By Aaron Krause
“What are you doing to promote equality?” a black college student demands of her white professor in Eleanor Burgess’s taut, intense, timely drama The Niceties. The professional, non-profit Island City Stage (ICS) is giving the piece a mostly commendable production through April 25. Those who wish to see the play live, in-person, can do so. And those who are not comfortable with returning to the theater are able to watch the production virtually.
However one chooses to view the show, after hearing the aforementioned question, you might wonder what you have done to promote equality between the races. And while you are at it, you might ask whether your actions, or inactions, intentionally or not, have allowed systemic racism to thrive.
Surely, anyone can harbor racist thoughts, the playwright seems to be telling us. That includes Janine Bosco, although she hardly fits the image people might have of a racist. Indeed, Janine is a lesbian and a liberal professor at an esteemed university in the Northeast. Meanwhile, Zoe Reed is a black, intelligent student. In addition, she is a staunch activist and for equality.
If you put this pair in a room, surely they would have enough in common to get along. But when it comes to a combustible combination such as race, power, and history, it seems it’s only a matter of time before a fierce collision causes an explosion.
The Niceties begins innocuously enough. Zoe and Janine are in the professor’s office going over a research paper. The two are charming, laid back, and smiling warmly at each other. Also, they are sitting next to each other; they seem like good friends. But as Janine questions Zoe’s thesis statement, and criticizes the younger woman’s writing, Burgess slowly but surely peels away the pair’s niceties. The more that the two argue and accusations fly, professor and student move farther away from each other, until they’re on opposite sides of Janine’s office. They are fiercely in battle, each in their own corner.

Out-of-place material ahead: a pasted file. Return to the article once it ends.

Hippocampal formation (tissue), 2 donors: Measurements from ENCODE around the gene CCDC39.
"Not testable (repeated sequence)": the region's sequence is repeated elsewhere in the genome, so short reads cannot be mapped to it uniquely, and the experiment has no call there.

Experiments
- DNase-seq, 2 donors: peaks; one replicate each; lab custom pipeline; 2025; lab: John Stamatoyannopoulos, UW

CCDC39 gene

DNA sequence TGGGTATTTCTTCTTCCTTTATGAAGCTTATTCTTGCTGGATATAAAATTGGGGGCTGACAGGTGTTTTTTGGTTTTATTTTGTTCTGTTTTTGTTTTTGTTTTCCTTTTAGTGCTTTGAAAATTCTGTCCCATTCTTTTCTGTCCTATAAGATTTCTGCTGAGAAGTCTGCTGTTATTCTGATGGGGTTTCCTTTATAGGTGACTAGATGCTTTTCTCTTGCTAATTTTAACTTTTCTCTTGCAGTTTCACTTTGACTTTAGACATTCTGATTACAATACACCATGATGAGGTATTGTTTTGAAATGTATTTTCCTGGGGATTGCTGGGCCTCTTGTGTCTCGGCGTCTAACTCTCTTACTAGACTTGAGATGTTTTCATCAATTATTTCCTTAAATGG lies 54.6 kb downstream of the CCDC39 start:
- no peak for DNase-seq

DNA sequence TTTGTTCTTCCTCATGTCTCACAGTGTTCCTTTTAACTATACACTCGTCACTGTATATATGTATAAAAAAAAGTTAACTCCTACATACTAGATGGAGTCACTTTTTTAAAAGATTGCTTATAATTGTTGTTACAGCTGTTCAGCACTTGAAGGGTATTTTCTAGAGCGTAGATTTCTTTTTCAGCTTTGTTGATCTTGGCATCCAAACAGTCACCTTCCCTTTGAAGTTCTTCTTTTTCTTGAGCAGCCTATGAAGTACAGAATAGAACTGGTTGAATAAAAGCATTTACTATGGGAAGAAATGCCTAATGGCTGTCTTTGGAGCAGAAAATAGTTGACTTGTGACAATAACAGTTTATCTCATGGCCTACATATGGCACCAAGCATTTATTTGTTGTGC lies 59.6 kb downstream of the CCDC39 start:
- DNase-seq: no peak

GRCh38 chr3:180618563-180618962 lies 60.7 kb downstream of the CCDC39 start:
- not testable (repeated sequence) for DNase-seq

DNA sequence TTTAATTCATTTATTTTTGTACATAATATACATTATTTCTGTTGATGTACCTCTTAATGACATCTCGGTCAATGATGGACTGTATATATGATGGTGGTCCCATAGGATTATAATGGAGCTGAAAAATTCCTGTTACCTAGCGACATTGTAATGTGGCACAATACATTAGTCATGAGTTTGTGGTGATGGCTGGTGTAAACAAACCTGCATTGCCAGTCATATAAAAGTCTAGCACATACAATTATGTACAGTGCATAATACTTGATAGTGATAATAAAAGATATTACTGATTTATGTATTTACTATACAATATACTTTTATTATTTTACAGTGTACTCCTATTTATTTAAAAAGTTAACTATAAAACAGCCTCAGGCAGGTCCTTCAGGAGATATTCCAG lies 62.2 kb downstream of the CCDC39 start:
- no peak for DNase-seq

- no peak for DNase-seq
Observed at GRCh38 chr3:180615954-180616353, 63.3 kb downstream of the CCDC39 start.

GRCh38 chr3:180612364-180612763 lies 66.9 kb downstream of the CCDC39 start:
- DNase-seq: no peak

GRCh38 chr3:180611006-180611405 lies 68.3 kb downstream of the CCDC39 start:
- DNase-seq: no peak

Through Burgess’s sharp, pithy dialogue, comprised of words that insult, inflame, irritate, and instigate, the professor and her student hotly debate. For instance, was George Washington a great military general and statesman? Or, was he a bad person because he owned slaves? Should an American history professor teach students not only about figures such as Washington and Jefferson, but about the lives of their slaves? For that matter, is a professor of color better equipped than a white professor to offer students a more balanced, well-rounded, and fair course on American history?
Zoe ultimately suggests that Janine is little more than a racist, privileged, powerful, and arrogant professor who cannot begin to understand African Americans’ suffering throughout history. But Burgess does not portrays Zoe as solely an innocent victim. Rather, Zoe says some hurtful things.
“I want you to feel awful, because that is what’s fair,” Zoe tells Janine. “You know, I am actually enjoying the opiate crisis. I like it that white people are having trouble with drug addiction. I want them to know how it feels. I want a white student to walk into this college and have only black professors. I want an all-black Supreme Court. And all-black juries. I want you to sit in front of an all-black tenure committee. I want you all to work for four hundred years and not be paid a dime.”
Throughout the play, it is hard to take sides. Both characters can sound like arrogant, insensitive individuals. On the other hand, both say things that might lead us to understand, if not completely empathize with them. Both characters are likable and charming early on. Certainly, Burgess does not take sides; she neither condemns nor glorifies the women. What the playwright offers is an urgent piece that is in perfect sync with the zeitgeist of today’s sharply-divided, often-hostile world.